Meet the bullies from the world of social justice poetry

From Hannah Yoest at The Weekly Standard:

Rachel Custer sat in Lutheran Hospital of Fort Wayne Indiana as chemotherapy dripped into her daughter’s arm. It was October 2016, the week of her daughter’s sixth birthday, and the little girl had just been hospitalized with a neutropenic fever. Suddenly, Custer’s phone lit up with a flurry of emails and Facebook alerts. But they were not messages of support. They were attacks—because her poem, “How I Am Like Donald Trump” had gone live on the online poetry magazine Rattle. “Comment after comment calling me racist and a white nationalist. Claims my daughter’s cancer was fake. It was like they hadn’t even read the poem,” Custer says now in an interview.

Two years later, Custer is still dealing with backlash from the poem. “It’s kind of like dressing yourself in raw meat and jumping into piranha-infested waters,” she says of writing poems in our current political climate. Recently, she published the poem “To the Woman in a Plague Mask Outside the Living Room Window” in the Journal Mag, a literary magazine run by the Ohio State University’s Department of English. The poem was not online long before members of the online poetry community went to the magazine’s editors and complained about them publishing Custer.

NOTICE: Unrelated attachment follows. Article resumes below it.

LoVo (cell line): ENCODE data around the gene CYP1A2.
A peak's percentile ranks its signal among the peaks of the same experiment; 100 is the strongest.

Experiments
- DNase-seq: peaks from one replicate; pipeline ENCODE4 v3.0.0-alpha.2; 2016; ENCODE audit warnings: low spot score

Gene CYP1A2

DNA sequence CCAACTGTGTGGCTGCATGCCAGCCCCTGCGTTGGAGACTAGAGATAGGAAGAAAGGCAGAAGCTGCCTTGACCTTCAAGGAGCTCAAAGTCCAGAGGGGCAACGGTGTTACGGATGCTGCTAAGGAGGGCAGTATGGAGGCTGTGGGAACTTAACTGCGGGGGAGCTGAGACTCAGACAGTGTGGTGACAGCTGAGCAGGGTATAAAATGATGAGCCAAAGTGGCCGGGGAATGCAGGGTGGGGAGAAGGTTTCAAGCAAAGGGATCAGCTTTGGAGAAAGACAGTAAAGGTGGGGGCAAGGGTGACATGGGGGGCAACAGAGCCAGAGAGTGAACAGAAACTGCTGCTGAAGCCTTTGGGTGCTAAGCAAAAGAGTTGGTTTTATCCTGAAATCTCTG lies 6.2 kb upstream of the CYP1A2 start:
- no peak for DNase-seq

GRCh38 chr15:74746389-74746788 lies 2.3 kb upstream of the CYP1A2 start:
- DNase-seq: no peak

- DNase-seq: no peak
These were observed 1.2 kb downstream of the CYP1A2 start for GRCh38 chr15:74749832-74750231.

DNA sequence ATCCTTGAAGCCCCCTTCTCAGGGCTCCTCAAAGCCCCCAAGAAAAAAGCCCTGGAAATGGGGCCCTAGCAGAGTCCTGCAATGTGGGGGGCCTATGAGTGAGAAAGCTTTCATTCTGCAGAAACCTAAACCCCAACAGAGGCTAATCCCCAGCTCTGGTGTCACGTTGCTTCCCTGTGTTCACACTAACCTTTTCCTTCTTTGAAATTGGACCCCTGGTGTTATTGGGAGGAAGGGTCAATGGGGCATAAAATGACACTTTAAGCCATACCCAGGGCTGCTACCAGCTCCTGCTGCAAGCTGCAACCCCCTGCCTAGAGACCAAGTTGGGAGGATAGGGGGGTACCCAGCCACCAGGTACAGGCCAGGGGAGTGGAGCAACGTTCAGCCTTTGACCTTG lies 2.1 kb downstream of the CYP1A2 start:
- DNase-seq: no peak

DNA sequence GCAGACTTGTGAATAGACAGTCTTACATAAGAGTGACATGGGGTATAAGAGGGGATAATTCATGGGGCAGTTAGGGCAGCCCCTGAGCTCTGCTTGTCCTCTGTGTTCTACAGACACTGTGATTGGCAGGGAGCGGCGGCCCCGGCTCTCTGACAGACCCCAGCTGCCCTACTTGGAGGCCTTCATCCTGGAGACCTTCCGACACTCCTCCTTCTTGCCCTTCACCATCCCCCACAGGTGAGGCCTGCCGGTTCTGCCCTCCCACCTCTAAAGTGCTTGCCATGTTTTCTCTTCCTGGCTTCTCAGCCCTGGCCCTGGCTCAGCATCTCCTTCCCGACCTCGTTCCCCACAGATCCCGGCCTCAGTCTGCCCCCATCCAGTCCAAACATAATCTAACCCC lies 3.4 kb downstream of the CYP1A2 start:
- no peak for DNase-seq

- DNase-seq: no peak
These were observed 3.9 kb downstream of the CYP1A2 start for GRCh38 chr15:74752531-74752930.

The Journal decided to quietly remove the poem from their website and archive. Initially, when Custer inquired about what had happened she was informed that the Journal had been “notified about online comments regarding POC and the LGBTQ community that do not align with our mission and stance on inclusivity. We thought it best to remove the material while we investigate these comments.” Custer, who is a lesbian and member of the community herself, requested more information about their decision since the poem itself did not contain any “harmful” language. There followed a back and forth between Custer and the editors of the Journal: Custer tried to understand the allegations being made against her; the Journal said they were investigating the allegations. The correspondence dragged on over weeks.

Continue reading at The Weekly Standard

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